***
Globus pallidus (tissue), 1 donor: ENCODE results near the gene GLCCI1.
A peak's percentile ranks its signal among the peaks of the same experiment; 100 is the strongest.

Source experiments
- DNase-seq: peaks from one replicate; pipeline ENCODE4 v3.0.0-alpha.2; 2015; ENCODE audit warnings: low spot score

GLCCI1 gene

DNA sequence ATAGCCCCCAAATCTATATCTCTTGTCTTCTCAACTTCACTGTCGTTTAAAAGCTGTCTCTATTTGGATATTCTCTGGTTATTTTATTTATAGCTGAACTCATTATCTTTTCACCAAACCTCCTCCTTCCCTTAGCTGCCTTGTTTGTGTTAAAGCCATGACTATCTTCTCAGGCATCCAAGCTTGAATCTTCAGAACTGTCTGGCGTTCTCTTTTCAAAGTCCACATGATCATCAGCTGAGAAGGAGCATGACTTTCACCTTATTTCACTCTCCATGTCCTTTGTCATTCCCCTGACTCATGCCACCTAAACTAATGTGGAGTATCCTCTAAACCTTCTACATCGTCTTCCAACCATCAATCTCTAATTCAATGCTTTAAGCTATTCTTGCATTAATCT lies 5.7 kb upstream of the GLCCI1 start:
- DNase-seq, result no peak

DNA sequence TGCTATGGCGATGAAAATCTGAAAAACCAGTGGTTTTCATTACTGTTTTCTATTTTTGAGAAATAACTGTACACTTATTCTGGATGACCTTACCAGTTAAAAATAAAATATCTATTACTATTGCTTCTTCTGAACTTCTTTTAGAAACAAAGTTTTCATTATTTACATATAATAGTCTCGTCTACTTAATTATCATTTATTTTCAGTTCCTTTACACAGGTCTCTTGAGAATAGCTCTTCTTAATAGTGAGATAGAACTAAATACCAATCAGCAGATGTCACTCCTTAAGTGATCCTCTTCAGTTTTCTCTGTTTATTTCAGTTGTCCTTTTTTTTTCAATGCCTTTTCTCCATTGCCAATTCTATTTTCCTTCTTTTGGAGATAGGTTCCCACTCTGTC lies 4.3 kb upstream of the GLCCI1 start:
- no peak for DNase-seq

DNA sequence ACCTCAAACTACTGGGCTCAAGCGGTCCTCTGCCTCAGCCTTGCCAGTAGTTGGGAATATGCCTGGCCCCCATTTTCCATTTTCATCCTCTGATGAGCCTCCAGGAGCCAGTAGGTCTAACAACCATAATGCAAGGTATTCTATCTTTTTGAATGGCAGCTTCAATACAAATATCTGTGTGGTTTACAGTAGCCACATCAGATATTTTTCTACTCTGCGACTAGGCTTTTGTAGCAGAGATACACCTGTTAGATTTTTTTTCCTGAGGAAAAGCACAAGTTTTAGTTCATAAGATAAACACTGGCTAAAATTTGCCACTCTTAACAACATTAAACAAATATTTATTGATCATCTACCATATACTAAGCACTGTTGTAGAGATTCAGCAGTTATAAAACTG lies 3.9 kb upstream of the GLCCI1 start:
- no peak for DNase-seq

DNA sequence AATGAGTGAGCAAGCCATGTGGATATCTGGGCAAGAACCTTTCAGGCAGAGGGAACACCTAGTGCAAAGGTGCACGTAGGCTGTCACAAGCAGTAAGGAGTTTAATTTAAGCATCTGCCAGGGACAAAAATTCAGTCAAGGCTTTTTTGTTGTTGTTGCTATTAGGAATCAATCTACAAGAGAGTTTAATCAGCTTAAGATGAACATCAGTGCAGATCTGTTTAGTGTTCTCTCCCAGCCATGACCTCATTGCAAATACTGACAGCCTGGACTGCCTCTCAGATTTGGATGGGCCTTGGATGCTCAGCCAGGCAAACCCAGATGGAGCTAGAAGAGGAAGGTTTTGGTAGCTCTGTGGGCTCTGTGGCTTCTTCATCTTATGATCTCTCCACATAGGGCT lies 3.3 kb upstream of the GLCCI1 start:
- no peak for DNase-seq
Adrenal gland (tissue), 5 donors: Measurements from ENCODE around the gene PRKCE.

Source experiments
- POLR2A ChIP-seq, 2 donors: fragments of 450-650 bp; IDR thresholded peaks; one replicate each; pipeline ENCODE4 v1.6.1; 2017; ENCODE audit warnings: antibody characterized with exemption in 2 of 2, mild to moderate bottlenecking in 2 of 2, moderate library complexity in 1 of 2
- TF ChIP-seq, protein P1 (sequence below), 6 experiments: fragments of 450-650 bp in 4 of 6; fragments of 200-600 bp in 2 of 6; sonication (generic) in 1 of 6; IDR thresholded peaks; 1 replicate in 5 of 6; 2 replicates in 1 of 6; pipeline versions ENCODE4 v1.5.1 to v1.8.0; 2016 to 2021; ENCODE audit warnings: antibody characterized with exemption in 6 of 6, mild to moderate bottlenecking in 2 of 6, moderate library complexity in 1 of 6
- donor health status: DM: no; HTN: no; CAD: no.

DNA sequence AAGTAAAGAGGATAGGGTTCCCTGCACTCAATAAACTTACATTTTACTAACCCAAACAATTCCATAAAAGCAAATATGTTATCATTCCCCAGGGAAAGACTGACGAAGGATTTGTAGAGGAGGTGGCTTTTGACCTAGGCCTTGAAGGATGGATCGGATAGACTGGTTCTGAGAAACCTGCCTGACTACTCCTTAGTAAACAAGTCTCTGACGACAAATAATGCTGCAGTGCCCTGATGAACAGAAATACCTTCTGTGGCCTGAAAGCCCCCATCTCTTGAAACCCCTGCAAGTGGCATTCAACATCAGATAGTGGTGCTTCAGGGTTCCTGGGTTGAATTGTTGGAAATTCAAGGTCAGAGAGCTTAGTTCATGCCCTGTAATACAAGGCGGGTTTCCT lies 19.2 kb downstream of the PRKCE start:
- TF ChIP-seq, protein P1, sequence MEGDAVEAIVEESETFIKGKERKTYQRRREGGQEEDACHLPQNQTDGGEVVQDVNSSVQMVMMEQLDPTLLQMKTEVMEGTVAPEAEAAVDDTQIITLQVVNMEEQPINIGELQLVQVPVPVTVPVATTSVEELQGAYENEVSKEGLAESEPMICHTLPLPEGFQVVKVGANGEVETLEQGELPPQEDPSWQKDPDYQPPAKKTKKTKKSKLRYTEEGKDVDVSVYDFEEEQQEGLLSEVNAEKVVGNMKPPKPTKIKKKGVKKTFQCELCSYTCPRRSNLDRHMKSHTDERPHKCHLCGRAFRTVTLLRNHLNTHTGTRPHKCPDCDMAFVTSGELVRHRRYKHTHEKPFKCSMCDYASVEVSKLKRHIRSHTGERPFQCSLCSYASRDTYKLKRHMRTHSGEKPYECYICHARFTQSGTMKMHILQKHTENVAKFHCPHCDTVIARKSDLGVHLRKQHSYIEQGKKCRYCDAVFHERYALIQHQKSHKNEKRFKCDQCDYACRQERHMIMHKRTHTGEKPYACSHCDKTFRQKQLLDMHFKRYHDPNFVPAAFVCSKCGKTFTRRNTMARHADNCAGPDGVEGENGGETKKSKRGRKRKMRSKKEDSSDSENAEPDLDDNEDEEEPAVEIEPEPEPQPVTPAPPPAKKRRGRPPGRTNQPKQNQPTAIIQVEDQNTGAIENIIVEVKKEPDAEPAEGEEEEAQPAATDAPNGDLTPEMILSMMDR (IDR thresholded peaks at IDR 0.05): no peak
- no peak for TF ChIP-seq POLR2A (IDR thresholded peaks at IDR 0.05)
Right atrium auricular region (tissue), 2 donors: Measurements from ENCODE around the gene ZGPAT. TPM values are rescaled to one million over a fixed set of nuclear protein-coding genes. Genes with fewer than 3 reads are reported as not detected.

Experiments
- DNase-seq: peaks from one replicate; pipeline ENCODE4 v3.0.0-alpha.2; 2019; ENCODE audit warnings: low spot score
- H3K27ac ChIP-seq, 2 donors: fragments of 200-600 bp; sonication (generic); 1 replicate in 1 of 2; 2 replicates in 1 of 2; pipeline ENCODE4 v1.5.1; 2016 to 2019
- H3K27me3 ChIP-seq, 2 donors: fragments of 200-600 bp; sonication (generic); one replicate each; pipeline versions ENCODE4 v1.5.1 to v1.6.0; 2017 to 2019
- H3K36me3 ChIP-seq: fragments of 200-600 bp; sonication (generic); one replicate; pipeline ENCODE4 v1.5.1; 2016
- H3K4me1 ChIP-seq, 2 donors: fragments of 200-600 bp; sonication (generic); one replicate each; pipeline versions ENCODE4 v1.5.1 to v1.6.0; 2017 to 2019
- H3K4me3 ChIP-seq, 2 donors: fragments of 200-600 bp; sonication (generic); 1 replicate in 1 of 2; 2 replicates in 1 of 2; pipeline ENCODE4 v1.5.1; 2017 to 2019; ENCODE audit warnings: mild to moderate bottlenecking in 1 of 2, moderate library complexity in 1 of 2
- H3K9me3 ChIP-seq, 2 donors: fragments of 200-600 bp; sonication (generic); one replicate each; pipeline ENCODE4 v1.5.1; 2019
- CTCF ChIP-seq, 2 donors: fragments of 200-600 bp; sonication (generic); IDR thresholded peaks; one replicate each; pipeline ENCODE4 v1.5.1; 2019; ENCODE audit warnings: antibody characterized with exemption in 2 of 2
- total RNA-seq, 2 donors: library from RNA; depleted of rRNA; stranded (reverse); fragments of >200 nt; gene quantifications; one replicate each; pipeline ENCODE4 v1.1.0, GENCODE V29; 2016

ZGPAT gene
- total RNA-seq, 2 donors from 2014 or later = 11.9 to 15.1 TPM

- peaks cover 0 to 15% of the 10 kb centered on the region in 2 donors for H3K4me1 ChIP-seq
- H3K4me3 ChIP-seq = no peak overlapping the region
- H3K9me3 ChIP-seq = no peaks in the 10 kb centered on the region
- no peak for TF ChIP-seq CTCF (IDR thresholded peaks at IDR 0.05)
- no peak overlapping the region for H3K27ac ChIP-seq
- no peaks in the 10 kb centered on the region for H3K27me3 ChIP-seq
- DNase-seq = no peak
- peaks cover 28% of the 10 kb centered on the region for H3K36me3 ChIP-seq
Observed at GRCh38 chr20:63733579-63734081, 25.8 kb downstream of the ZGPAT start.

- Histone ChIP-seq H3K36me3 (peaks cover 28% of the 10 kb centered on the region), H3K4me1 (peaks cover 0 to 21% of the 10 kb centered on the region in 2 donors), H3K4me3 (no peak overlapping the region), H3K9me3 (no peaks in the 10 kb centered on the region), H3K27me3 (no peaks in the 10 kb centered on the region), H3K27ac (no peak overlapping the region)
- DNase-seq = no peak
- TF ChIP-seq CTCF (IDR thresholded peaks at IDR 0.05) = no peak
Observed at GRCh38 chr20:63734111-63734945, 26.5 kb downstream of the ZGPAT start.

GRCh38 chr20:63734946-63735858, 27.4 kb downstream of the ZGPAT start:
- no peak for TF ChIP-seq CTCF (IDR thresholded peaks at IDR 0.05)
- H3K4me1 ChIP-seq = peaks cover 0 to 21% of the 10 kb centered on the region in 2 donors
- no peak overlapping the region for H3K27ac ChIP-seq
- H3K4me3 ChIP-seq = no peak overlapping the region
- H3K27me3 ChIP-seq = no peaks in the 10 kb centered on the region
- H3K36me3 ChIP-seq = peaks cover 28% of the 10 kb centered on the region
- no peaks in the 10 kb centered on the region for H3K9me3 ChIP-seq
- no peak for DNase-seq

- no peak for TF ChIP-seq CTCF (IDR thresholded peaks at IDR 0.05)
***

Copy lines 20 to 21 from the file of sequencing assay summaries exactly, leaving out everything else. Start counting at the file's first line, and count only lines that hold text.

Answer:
- TF ChIP-seq, protein P1, sequence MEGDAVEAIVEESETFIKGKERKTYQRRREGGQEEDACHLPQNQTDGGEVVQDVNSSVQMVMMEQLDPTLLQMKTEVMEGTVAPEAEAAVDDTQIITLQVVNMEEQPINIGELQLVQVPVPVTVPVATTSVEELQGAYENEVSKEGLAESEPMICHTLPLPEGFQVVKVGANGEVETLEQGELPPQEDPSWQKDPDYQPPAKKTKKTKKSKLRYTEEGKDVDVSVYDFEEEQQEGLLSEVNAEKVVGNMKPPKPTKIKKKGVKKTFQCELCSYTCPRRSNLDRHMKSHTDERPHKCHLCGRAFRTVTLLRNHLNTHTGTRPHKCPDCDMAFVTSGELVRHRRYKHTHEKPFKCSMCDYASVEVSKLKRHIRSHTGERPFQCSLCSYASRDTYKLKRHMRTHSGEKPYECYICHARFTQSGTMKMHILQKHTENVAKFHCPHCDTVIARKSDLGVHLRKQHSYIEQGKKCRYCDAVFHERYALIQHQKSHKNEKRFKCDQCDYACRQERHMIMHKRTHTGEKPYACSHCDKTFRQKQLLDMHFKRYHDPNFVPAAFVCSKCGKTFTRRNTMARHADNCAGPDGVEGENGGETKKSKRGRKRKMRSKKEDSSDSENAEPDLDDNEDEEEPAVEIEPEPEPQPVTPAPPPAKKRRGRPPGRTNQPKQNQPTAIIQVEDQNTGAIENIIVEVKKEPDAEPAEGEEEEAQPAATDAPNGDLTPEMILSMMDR (IDR thresholded peaks at IDR 0.05): no peak
- no peak for TF ChIP-seq POLR2A (IDR thresholded peaks at IDR 0.05)